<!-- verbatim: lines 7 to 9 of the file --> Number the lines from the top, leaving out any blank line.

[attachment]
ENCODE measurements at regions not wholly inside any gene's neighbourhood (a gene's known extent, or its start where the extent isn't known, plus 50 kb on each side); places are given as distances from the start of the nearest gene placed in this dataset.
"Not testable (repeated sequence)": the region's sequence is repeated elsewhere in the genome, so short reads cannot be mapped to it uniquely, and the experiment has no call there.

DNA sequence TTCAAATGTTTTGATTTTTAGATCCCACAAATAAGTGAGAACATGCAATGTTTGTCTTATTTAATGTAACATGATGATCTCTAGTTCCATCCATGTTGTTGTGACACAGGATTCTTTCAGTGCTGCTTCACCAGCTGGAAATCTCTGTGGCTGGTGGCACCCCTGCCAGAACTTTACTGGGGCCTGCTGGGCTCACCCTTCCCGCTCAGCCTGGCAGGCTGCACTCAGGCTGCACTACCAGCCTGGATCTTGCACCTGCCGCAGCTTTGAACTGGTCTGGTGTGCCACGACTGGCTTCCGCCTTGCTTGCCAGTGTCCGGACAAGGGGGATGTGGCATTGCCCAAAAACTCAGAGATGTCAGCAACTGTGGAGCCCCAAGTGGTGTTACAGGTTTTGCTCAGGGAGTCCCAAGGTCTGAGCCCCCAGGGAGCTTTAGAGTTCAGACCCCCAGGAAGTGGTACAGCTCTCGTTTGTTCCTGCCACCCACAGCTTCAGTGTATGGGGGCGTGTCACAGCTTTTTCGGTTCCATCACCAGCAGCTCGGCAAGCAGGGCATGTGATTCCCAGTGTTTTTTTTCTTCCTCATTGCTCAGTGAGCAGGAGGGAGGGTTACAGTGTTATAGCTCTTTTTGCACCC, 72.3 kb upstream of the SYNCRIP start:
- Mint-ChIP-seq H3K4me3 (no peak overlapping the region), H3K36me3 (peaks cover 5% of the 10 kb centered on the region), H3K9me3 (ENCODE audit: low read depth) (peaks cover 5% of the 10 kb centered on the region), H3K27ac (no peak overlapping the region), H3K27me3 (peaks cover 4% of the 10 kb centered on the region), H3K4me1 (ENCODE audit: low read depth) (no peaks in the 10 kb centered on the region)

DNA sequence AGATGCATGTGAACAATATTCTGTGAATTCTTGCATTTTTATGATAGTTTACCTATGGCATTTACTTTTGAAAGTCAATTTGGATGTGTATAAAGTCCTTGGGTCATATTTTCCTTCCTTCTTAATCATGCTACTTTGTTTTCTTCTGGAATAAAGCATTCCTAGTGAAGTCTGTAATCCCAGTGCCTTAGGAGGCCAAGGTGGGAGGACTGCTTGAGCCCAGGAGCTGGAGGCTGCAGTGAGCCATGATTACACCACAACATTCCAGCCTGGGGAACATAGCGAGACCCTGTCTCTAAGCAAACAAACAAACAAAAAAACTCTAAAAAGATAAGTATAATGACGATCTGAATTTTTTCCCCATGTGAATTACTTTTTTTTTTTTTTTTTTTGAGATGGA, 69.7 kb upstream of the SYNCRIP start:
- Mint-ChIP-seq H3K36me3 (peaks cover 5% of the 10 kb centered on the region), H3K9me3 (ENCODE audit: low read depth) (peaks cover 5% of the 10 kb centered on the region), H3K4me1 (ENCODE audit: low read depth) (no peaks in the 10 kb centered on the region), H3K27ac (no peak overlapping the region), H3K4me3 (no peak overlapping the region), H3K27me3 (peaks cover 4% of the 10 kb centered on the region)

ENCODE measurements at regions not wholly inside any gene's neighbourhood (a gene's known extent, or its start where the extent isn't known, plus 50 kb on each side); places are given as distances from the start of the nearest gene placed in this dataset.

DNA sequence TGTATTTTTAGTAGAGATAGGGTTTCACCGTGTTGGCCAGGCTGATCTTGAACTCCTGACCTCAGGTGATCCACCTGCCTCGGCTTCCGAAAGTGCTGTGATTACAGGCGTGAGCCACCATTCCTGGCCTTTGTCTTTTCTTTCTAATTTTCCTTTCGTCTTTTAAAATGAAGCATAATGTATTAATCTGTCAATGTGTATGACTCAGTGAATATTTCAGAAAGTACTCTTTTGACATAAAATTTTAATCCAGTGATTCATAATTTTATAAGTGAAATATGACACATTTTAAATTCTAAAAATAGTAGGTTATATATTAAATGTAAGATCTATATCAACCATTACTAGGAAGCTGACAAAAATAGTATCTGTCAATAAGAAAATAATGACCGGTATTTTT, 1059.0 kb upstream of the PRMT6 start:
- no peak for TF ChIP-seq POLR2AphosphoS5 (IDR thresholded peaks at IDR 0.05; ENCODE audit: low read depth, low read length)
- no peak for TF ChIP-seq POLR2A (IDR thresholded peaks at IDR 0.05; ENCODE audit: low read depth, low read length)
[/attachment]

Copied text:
ENCODE measurements at regions not wholly inside any gene's neighbourhood (a gene's known extent, or its start where the extent isn't known, plus 50 kb on each side); places are given as distances from the start of the nearest gene placed in this dataset.

DNA sequence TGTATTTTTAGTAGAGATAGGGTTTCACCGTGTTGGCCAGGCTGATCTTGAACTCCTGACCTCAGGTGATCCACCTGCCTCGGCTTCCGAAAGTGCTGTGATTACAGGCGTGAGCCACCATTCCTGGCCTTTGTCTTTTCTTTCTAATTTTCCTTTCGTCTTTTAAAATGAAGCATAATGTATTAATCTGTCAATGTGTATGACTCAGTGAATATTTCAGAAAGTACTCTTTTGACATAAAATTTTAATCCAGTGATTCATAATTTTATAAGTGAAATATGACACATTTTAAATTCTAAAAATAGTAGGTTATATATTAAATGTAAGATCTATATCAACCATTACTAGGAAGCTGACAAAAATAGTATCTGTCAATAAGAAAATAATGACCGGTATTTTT, 1059.0 kb upstream of the PRMT6 start:
- no peak for TF ChIP-seq POLR2AphosphoS5 (IDR thresholded peaks at IDR 0.05; ENCODE audit: low read depth, low read length)